Medical cannabis farms, factories and pharmacies are coming, and localities have to decide where they belong—within state law

53% of Utah voters approved Prop 2, The Medical Marijuana Initiative, in 2018. The State Legislature chose to rewrite that law, and Utah cities and towns are now required to adopt the local provisions of the amended (2019) Utah Medicinal Cannabis Act of 2018 by January 2021.

One of the state requirements has to do with where “Cannabis Pharmacies” are allowed to go. State law says pharmacies must be permitted in all zones that are not “primarily residential.” Municipalities may not enact regulations that are more restrictive than state law.

Which zones are “primarily residential”?

Staff reports and presentations at the February 4 Salt Lake City Council meeting conflicted about what “primarily residential” means for the city.

Nick Norris, planning director, told the city council that the proposed ordinance would allow pharmacies in all zoning that “is not mixed use and only allows residential type of uses anyway.”

However, the policy analyst from the City Council Office, Nick Tarbet, listed in his report “primarily residential zones” as Foothills, FP, R-1, R-2, RMF, R-MU, RB, RO, SR, FB-UN1, and MH. At least four of these are mixed-use.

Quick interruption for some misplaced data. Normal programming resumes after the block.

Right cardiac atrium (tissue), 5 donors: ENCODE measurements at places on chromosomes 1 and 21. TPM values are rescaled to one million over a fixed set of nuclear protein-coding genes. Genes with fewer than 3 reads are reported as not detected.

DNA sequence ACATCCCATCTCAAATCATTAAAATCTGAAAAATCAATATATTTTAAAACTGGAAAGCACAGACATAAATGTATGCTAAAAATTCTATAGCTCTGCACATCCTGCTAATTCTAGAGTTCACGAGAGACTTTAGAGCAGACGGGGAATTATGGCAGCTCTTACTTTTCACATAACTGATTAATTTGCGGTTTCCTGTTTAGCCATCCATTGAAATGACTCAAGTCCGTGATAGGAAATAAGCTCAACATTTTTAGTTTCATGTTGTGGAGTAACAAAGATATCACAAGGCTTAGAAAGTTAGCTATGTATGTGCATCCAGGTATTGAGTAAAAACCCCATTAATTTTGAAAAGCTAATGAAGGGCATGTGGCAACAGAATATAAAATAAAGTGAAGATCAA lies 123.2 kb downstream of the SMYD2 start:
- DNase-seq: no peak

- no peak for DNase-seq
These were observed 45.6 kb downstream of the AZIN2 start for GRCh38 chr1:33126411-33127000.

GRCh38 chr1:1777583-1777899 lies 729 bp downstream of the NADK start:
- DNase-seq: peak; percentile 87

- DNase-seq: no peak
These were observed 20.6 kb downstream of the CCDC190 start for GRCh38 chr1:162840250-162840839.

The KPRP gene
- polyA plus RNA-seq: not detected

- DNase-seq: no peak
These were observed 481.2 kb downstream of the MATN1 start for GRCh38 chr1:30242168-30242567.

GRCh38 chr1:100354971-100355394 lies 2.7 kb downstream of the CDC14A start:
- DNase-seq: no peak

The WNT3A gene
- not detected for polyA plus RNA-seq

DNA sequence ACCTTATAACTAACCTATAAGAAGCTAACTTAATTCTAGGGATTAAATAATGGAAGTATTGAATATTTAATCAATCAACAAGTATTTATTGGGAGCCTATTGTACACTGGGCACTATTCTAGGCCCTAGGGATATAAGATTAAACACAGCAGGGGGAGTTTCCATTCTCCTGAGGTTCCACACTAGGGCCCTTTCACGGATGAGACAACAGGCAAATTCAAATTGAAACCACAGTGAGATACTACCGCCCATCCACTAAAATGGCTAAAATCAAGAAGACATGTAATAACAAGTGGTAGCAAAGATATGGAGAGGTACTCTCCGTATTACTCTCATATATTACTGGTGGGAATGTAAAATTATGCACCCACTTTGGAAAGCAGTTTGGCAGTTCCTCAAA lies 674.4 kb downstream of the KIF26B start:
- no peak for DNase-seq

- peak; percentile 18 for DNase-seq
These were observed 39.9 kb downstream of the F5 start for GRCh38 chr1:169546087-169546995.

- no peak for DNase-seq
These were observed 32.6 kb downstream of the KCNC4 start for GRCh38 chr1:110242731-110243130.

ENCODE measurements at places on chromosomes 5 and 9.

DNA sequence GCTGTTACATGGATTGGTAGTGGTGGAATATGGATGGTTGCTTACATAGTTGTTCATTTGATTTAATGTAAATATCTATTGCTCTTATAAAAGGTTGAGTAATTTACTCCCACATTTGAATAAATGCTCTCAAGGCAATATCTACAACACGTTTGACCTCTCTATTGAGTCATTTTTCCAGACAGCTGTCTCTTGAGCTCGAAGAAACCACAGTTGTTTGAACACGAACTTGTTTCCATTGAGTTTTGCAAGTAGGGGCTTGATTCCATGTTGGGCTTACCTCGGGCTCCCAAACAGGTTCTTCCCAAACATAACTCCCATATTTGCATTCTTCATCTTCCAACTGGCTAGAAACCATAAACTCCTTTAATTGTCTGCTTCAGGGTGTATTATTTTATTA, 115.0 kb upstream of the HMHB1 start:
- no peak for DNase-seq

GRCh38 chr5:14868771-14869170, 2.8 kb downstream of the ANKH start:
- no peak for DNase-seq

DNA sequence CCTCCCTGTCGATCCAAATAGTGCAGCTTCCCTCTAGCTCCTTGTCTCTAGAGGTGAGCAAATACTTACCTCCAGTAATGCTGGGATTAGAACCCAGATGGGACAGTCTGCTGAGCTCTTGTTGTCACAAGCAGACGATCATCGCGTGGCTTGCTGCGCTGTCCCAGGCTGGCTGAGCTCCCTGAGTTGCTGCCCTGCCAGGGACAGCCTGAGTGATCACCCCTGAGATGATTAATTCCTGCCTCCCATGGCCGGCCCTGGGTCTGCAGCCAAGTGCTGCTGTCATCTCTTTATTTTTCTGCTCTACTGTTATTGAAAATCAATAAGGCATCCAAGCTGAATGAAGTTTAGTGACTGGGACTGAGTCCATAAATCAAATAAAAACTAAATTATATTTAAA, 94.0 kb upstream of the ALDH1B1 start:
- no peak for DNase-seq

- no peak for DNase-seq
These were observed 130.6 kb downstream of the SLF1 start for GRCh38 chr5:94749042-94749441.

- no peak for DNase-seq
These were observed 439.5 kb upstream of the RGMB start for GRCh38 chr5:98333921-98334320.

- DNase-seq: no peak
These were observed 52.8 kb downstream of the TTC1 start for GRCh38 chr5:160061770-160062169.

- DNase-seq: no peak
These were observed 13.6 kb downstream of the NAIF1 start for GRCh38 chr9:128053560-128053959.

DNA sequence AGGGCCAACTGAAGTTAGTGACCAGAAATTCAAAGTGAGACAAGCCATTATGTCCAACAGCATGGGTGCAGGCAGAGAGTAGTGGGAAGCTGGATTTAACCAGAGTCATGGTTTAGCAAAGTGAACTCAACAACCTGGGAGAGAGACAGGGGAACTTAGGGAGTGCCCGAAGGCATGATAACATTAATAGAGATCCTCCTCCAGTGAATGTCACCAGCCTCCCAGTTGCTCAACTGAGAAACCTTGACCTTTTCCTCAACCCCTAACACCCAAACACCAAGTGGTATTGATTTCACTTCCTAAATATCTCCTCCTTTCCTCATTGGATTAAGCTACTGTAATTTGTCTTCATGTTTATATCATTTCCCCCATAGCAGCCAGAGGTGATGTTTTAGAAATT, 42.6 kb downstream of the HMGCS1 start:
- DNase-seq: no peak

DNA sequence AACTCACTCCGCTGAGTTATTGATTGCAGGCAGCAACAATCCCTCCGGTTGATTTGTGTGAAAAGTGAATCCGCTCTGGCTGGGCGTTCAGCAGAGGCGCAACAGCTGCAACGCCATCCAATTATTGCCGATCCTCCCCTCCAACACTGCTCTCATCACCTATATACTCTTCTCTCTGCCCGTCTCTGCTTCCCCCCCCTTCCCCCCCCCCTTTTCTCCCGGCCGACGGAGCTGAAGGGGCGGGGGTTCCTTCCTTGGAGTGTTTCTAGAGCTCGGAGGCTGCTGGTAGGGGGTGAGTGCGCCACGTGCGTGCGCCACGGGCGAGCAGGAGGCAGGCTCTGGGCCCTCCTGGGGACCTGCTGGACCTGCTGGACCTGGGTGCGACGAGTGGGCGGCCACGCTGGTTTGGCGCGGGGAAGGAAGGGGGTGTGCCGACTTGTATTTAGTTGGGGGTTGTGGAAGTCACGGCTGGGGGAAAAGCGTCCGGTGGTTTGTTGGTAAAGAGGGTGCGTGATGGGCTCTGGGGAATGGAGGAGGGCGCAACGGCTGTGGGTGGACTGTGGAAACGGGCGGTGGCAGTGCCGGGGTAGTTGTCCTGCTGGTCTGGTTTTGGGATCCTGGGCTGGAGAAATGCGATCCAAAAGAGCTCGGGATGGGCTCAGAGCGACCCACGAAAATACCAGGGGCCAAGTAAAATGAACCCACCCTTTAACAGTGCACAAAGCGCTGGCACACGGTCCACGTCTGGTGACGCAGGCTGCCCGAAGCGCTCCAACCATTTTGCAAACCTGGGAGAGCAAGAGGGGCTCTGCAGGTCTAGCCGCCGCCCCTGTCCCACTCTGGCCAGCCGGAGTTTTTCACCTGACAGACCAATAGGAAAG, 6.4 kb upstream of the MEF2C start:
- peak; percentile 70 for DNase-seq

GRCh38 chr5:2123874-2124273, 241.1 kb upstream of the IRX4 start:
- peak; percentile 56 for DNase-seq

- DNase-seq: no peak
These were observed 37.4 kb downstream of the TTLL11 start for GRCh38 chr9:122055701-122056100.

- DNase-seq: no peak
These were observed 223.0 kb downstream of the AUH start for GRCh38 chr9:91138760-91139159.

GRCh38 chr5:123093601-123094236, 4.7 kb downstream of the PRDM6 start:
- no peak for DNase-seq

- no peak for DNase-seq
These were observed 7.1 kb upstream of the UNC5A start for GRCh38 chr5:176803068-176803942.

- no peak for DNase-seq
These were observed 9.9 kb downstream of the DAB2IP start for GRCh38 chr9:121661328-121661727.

The determination may come down to the city’s legal interpretation of how it has defined “primarily residential zones” in the past.

The interior of Deep Roots Harvest dispensary in Wendover, NV, the closest recreational marijuana outlet to Salt Lake City. Photo by Luke Garrott.

In all other zoning categories – per state law—Cannabis Pharmacies will be a permitted use. Norris told the city council that they will be classified as a “retail service” like any other pharmacy.

There are distance requirements for Cannabis Pharmacies, however – 200 ft from a “community location” like a school, library, church, or park, and 6oo ft from an area zoned “primarily residential.”

Grow and production operations

The other major stipulation of state law is allowing “Cannabis Production Establishments.” These include both farms and manufacturing facilities. State law dictates that if a municipality has agricultural or manufacturing zones, it must allow Production Establishments in at least one of them.

Salt Lake City staff is proposing to the City Council to allow grow and manufacturing facilities in three zones. All Agriculture (AG), Manufacturing (M), and Business Park (BP) zones would be included.

Both outdoor and indoor grow facilities would be allowed in all three zones.

The exterior of Deep Roots Harvest dispensary in Wendover, NV. Photo by Luke Garrott.

Building Salt Lake asked Planning Director Norris why “Production Establishments” wouldn’t be allowed in mixed use zones.

“We are not allowing it in MU because we have such limited land area available for housing and mixed use. If we end up with a high number of grow/production facilities we would rather have these uses take up industrial zones land,” Norris replied.

Posted by Luke Garrott

Luke Garrott, PhD, has published in The Salt Lake Tribune and the Deseret News, and written features for the Salt Lake City Weekly City Guide and The West View. A former two-term councilman in Salt Lake City's District 4, he lives in Downtown Salt Lake City and grew up in the Chicago area.